Clare Bradley (2001)
FIT: A paradigm shift that recognises the importance of dietary freedom and quality of life in diabetes management.. Health psychology update, 10 (3).
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I was asked by the editorial board of Health Psychology Update to contribute to the centenary issue of Update by writing about a publication that inspired, impressed, or simply interested me. The book I have selected has done all three. It is a book by Kinga Howorka entitled ‘Functional Insulin Treatment’ and was published in its second English edition in 1996 by Springer-Verlag (Howorka, 1996). The fifth German edition and third English edition are soon to be published as is a new edition of a version written for patients. Kinga Howorka and I share the view that diabetes physicians make unrealistic demands on their patients when they expect them to inject specified amounts of insulin at set times of day and then to eat specified amounts of carbohydrate at regular intervals in order to avoid hypoglycaemic episodes. In our work at Royal Holloway to develop an individualised measure of impact of diabetes on quality of life, we have found that dietary restrictions imposed by most diabetes treatments do the most damage to quality of life (Bradley et al., 1999; Speight & Bradley, 2000).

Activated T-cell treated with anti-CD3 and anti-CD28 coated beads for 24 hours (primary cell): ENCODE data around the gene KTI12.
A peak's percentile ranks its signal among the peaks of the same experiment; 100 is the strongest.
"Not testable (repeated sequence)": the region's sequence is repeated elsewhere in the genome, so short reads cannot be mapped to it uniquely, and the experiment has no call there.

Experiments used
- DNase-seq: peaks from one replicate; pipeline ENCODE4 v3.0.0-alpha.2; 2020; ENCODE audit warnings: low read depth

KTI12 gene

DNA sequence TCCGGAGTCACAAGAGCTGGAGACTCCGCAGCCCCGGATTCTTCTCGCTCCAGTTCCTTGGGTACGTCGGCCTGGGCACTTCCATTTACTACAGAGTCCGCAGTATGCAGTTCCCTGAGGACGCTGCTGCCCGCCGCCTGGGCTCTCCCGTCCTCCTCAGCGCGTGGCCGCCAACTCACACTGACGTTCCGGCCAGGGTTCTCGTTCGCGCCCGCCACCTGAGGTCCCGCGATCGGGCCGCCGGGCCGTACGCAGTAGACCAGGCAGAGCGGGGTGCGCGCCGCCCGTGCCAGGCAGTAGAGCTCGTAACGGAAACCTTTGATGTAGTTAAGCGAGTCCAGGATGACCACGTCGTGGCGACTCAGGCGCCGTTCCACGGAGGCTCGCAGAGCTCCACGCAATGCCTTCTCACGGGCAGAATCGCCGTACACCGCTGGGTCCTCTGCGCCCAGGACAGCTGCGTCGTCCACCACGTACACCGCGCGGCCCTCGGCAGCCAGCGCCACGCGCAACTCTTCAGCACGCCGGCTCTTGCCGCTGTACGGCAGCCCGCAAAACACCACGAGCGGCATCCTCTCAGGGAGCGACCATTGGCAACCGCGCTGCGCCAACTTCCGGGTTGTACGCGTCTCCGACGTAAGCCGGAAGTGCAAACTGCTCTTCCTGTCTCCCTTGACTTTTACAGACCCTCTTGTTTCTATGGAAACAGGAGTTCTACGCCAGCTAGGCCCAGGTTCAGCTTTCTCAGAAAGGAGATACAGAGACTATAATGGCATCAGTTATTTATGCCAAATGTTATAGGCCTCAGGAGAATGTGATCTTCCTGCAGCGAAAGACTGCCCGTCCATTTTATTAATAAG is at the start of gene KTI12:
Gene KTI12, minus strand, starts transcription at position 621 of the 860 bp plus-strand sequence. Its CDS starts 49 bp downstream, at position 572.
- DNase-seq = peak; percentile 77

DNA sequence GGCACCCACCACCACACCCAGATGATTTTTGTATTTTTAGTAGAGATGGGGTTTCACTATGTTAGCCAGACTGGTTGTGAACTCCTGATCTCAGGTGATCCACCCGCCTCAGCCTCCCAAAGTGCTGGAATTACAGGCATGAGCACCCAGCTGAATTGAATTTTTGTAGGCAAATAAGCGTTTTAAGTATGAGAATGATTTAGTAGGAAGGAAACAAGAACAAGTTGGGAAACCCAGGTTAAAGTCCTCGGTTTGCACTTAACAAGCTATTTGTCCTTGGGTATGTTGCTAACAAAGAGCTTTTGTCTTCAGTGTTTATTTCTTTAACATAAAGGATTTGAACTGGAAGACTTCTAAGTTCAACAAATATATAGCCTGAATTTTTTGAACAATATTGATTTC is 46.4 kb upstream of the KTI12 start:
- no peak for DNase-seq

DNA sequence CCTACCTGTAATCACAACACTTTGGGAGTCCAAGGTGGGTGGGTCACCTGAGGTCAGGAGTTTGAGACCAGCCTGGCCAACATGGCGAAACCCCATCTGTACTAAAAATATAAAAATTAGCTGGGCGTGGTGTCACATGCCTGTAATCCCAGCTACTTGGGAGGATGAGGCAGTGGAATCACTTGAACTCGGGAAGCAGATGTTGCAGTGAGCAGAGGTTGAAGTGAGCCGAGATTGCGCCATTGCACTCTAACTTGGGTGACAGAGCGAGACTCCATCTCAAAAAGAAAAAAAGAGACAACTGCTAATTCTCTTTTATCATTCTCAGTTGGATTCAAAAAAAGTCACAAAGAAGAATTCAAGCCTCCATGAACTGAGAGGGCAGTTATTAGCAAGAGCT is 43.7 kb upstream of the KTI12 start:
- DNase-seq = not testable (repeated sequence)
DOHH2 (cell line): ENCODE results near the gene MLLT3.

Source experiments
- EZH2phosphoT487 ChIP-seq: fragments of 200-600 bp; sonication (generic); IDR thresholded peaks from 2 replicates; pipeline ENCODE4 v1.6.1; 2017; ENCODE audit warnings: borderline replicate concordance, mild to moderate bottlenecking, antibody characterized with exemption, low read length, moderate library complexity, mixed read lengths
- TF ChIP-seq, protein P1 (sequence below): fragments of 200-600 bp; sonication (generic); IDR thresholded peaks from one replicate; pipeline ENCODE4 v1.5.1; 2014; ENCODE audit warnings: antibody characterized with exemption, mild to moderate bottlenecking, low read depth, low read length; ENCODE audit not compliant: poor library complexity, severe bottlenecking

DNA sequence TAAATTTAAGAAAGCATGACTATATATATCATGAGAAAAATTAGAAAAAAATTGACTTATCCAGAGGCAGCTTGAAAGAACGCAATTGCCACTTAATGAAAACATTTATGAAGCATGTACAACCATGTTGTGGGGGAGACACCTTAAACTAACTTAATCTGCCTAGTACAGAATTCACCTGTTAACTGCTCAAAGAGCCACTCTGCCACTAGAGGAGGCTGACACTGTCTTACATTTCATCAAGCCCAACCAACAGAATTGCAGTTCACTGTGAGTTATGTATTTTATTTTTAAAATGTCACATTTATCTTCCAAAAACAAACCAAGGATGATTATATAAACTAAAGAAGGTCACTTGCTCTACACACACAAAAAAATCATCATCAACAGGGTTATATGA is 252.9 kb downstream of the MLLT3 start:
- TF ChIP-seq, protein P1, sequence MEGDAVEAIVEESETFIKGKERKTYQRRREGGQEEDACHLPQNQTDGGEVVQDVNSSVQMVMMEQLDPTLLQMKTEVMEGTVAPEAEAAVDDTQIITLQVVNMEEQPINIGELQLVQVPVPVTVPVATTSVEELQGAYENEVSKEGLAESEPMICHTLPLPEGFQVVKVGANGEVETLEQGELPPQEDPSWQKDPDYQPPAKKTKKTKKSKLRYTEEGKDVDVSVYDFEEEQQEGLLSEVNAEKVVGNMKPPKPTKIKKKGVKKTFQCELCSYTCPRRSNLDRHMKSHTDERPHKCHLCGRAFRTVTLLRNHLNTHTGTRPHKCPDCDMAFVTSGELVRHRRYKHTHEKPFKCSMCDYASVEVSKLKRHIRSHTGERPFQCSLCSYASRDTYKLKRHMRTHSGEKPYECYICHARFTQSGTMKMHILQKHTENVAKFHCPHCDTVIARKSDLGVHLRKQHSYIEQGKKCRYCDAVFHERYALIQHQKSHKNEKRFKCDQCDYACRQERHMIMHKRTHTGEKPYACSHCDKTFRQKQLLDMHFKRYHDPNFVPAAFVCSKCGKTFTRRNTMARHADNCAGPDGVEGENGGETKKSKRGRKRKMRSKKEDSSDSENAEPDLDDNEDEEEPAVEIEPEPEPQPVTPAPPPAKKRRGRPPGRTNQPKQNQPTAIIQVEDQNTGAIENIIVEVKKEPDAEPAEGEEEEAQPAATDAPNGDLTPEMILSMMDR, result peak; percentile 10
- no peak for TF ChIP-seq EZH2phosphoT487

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Bradley C, Todd C, Gorton T, Symonds E, Martin A and Plowright R (1999) The development of an individualised questionnaire measure of perceived impact of diabetes on quality of life: the ADDQoL. Quality of Life Research 8: 79-91.
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Speight J & Bradley C (2000) ADDQoL indicates negative impact of diabetes on quality of life despite high levels of satisfaction with treatment. Diabetologia 43, suppl 1 A225.